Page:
Sadly, the theological structures for alienation and community are not established to the same level that Reformed and Charismatic theologies have been. Hopefully that will change since neither of these existing theological structures appear to be well-placed to meet the needs of a growing segment of the world population.
Of course, a charge could be made that the Bible has one interpretation and lends itself to only one theology (orthodoxy). Any other theology is, by definition, heterodoxy. Conversely, there is a counter view that relativizes all theologies into a sort of theological pragmatism… if it works (in the culture) it is good theology.
For me, I see a balance, culturally, in I Corinthians 1:22-24:
“For indeed Jews ask for signs and Greeks search for wisdom; but we preach Christ crucified, to Jews a stumbling block and to Gentiles foolishness, but to those who are the called, both Jews and Greeks, Christ the power of God and the wisdom of God.”
The passage suggests two opposite things simultaneously. The message of God will challenge cultures. The message is a stumblingblock to Jews who are seeking powerful signs, and foolishnesss to Greeks seeking divine wisdom. On the other hand in Christ, Jews experience the power of God and Greeks experience the wisdom of God. God’s working is contextual and meets contextual needs.
If God’s message is supra-cultural but applied contextually, any theology that addresses a specific (cultural) context may meet that contextual need, but also challenge that specific context.
- For those who feel guilt and seek forgiveness, God’s mercy provides hope of ultimate forgiveness. That forgiveness is not based on what we do. Yet God’s message also challenges because it rejects an intellectualized faith but calls for a working faith, and following Christ calls us to a radical responsibility to serve.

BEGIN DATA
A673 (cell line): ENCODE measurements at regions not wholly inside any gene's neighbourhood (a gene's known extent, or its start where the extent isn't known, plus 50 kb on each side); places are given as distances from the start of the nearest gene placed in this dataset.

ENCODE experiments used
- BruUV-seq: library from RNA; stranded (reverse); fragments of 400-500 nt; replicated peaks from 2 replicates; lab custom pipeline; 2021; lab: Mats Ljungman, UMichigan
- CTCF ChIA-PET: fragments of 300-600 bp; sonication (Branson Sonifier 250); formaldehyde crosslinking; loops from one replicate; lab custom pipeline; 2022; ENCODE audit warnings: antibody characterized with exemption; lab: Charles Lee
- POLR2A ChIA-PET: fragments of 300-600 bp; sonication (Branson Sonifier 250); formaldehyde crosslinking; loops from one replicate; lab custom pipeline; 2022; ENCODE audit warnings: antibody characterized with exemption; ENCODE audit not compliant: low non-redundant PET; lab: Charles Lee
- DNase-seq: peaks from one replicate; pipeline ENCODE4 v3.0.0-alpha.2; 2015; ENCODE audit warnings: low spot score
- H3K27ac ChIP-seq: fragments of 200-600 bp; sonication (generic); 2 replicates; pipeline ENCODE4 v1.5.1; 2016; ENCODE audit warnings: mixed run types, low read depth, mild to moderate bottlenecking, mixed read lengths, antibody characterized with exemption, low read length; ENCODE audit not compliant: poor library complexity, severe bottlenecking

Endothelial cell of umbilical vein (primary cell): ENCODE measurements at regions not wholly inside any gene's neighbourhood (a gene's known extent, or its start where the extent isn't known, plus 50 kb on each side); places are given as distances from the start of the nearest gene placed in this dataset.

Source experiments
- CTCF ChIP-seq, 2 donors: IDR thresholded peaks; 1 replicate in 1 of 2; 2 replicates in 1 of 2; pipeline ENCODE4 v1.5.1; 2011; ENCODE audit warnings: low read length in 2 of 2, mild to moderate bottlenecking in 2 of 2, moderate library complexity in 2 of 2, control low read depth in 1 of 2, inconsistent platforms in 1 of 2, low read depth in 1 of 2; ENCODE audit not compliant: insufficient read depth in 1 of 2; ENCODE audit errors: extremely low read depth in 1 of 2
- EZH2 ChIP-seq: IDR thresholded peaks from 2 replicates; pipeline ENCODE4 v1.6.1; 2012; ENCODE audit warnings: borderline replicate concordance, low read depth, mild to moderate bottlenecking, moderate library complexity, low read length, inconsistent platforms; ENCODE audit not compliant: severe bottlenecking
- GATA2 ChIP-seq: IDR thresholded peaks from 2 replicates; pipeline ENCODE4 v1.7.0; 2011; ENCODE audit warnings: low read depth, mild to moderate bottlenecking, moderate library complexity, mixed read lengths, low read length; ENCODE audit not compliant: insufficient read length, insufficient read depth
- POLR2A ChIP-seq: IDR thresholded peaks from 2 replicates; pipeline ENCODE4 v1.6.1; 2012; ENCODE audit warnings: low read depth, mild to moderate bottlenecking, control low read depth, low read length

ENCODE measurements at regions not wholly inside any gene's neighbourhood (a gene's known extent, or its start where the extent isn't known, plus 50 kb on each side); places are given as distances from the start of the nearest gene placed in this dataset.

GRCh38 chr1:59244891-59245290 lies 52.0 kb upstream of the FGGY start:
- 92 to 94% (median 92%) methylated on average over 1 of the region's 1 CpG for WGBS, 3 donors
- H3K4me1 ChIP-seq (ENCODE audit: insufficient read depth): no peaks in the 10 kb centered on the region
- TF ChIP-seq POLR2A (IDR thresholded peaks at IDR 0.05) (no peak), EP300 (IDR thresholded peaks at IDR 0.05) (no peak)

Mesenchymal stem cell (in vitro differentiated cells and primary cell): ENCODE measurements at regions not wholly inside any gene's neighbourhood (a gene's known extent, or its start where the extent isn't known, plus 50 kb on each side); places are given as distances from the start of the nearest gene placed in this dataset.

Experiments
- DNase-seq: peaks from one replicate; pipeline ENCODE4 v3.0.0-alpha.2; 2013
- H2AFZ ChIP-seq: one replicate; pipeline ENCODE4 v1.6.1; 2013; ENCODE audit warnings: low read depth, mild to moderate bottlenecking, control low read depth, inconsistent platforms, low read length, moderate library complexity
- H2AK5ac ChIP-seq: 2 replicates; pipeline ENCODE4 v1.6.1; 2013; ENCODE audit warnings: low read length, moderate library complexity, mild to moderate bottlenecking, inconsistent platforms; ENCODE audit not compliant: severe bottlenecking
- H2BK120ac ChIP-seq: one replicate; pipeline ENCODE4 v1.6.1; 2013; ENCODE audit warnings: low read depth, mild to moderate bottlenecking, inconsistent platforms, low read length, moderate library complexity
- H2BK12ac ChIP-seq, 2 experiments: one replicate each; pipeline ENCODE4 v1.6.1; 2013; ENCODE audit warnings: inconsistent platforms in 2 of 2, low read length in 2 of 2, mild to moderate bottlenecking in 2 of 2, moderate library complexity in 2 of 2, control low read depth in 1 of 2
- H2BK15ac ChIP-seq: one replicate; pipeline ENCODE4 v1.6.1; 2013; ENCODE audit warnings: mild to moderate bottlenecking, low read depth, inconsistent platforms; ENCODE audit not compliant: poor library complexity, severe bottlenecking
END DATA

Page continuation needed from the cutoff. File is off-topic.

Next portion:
- For those who feel fear and seek power, God’s power provides hope and ultimate freedom. Such power is not based on our own strength but God’s. Yet God’s message also challenges because His power is perfected in weakness, and following Christ calls for us to a radical readiness to suffer.
What about for shame-focused cultures and for post-moderns? Not sure, but something like this.
- For those who feel alienated and seek communiion in God, God’s love provides hope of ultimate reconciliation and community. That reconciliation with God and others overcomes our own tendency to self-alienate, Yet God’s message also challenges because this reconciliation is often perfected in loneliness, often pitting brother against brother and sister against sister.
In other words, contextual theology is not about “telling people what they want to hear.” Rather it is addressing God’s message to the needs and concerns of a specific context. God’s message, if it is accurately contextualized, should both comfort and challenge the hearer.